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DCI probes how Sh5.6 billion disappeared from eCitizen

By Mkarimu team

ANOTHER MULTI-BILLION SCANDAL?

In Summary

• Preliminary information points to a well-choreographed theft scheme by some Treasury officials, well-connected politicians and top KRA officials.

• Most government operations have been centralised and all payments from those seeking state services are channelled through the eCitizen platform.

Mombasa residents wait to be served at a Huduma Centre.Image: COURTESY

The Star on Friday reported the Directorate of Criminal Investigations around high-flying Treasury officials and directors of two firms implicated in the Sh5.6 billion eCitizen scandal.

According to Star, the DCI has launched investigations into the controversial online payments portal, in a major probe that could turn the spotlight on powerful government officials.

“We have started investigations and will keep Kenyans informed of the progress as we move on,” a senior DCI officer familiar with the investigations told the Star on Thursday.

The officer said that preliminary information points to a well-choreographed theft scheme by some Treasury officials, well-connected politicians and top KRA officials.

The DCI wants to unravel how the Sh5.6 billion mysteriously disappeared from the eCitizen pay bill account, which was being managed by a local firm allegedly contracted to collect payments from Kenyans seeking government services.

It is understood the money could not be traced after the Court barred Goldrock Capital limited from operating the account that was receiving millions per day from Kenyans applying for various services.

While the DCI will cast a wide net to establish how the billions disappeared ‘into thin air’, detectives would also be keen to find the nexus between top Treasury officials and the firms at the centre of the missing cash.

“What we are looking at is a fraud scheme orchestrated by government employees as well as a network of other senior figures.”

DCI official

It is not clear how Goldrock Capital Limited, a private firm, allegedly took over the role of the Kenya Revenue Authority by receiving billions of shillings from Kenyans without any approval from the Treasury.

The KRA is the primary agency authorised by law to collect revenue for the government and any other agency would require Parliament’s approval or appointment by the Treasury.

The Treasury has denied authorising the private firm to collect money on behalf of the government.

Most government operations have been centralised and all payments from those seeking state services are channelled through the eCitizen platform.

For instance, application for a three-year driving license renewal costs Sh1,400, while a one-year license goes for Sh600. The NTSA then charges a mandatory Sh50 convenience fee in addition to the renewal charges.

Application for a certificate of good conduct from the Directorate of Criminal Investigations costs Sh1,050 inclusive of charges.

With thousands of Kenyans applying daily for such documents, eCitizen could be collecting millions of shillings per day, making it one of the country’s biggest single-revenue generation platforms.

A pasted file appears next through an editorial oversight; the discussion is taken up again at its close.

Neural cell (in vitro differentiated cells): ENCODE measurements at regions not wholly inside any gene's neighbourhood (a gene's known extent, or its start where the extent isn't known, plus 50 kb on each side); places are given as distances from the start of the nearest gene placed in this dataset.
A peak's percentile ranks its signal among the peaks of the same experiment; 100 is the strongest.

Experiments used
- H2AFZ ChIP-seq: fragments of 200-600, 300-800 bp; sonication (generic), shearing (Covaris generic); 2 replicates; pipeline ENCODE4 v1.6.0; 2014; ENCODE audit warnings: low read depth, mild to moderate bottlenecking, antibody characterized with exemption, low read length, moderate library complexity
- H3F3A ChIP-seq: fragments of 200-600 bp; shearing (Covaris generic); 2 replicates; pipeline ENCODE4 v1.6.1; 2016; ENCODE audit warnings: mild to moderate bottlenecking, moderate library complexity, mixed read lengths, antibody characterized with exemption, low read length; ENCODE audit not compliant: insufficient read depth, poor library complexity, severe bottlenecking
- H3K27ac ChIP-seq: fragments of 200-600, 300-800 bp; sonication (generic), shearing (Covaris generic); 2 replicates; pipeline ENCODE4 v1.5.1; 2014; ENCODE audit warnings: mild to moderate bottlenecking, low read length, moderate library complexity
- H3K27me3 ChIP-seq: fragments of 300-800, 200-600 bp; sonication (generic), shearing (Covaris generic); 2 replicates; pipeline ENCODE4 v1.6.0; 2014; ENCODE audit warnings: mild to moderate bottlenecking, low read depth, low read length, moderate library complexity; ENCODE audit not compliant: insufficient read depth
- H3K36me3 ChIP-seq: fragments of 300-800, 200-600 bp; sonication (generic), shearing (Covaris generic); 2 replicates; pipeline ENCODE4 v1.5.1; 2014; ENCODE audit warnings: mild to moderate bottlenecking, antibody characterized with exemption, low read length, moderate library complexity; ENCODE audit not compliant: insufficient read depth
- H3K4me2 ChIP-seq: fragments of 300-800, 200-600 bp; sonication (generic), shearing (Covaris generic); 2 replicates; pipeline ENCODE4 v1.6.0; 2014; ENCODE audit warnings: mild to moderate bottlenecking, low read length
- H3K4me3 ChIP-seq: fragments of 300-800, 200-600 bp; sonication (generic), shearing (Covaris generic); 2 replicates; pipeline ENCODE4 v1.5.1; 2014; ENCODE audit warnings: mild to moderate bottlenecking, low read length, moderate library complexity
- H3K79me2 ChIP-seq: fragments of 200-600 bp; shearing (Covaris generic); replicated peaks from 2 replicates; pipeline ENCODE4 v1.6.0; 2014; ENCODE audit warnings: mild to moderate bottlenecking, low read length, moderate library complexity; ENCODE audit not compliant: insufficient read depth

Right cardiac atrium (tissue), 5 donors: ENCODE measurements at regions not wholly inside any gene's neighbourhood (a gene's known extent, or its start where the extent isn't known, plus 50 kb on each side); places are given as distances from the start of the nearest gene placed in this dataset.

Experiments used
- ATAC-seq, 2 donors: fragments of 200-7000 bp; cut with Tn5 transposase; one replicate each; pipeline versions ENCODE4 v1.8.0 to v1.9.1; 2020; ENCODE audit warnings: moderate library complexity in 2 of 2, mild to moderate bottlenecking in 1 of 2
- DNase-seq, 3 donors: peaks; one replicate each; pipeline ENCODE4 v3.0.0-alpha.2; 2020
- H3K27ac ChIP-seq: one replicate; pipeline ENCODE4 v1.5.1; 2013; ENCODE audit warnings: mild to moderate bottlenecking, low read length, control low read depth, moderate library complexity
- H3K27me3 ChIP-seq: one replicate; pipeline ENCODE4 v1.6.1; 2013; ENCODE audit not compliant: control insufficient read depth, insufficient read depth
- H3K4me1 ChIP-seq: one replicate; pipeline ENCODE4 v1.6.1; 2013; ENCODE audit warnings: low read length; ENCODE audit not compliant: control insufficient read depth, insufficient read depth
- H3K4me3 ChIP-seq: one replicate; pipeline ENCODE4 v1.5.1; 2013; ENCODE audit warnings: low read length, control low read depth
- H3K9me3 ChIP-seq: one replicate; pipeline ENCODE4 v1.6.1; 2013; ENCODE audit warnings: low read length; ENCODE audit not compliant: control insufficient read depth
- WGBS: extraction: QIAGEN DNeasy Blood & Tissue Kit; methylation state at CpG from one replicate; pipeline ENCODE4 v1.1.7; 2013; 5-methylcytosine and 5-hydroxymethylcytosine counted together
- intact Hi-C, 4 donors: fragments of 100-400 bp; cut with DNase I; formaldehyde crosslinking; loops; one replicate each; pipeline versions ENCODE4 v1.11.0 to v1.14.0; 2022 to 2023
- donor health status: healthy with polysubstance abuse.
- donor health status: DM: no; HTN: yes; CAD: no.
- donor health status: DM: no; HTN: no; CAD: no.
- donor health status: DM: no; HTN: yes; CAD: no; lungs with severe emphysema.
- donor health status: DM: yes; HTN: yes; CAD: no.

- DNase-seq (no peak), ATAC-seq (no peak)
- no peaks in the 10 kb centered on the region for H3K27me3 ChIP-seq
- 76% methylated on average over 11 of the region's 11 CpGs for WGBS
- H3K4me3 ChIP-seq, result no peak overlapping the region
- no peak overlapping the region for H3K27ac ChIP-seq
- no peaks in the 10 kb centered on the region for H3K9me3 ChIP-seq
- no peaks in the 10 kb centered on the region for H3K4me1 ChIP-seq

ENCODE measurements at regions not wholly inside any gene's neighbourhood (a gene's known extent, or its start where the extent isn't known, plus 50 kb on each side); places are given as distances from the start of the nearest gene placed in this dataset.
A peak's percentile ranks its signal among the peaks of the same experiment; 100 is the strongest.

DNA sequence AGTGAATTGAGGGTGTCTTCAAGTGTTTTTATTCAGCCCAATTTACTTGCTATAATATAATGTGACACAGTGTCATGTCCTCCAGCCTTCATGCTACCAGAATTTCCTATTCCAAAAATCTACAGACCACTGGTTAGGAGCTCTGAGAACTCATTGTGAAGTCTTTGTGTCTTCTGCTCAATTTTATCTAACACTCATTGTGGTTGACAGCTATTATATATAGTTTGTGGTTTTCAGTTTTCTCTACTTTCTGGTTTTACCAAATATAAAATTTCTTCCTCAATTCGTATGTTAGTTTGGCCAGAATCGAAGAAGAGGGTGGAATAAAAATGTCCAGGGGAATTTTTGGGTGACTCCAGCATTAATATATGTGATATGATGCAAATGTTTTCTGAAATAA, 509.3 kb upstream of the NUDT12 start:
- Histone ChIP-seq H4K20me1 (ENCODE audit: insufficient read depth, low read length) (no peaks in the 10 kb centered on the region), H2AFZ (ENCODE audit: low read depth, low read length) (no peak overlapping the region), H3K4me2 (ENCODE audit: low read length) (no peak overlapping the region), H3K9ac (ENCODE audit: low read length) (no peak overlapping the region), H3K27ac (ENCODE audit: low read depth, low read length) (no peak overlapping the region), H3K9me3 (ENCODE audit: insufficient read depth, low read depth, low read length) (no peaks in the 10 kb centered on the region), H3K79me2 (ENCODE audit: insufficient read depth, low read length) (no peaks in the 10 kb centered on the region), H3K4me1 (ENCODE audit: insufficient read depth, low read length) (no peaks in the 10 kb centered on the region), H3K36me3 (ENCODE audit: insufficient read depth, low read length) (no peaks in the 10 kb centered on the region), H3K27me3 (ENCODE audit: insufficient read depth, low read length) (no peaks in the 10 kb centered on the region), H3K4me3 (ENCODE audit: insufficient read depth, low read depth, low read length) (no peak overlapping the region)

The eCitizen is an online platform, through which the government provides essential services such as applications for passports, driving licences, business registration, motor vehicle logbooks and title deeds.

The detectives would also seek to establish the recipient of Sh50, a convenience fee charged on each transaction made through the platform.

With thousands of transactions done in a day, a ‘faceless’ personality — whom the DCI would be interested to unmask — could have been pocketing millions of shillings in fee charge commission.

Several ministries, counties and government agencies use the platform to receive payments for their services to Kenyans with a convenience fee of Sh50 charged for each transaction.

Goldrock had in June 2017 sued the National Treasury for denying it access to the platform’s M-Pesa pay bill number that receives billions of shillings from individuals seeking government services through the online portal.

In fresh affidavits, the firm saysIn response, PS Thugge had stated in court documents that the government did not authorise any private firm to receive eCitizen payments on its behalf.

Thugge said the Treasury only authorised Webmasters Kenya to train government officers to handle the portal. He said any contract to hire a firm to collect revenue was null and void.

Thugge said in his response, “I am aware that Goldrock Capital is not authorised by the National Treasury CS to collect revenue for and on behalf of the government.”

Meanwhile, the DCI has forwarded the dams investigation file to Director of Public Prosecutions Noordin Haji.

He is expected to recommend any time soon the prosecution of senior government officials alleged to have benefitted from the Sh21 billion scam.

Part of the money is said to have been released as a downpayment to CMC di Ravenna – the broke Italian firm – for the construction of the Arror and Kimwarer dams in Elgeyo Marakwet.

Source:Star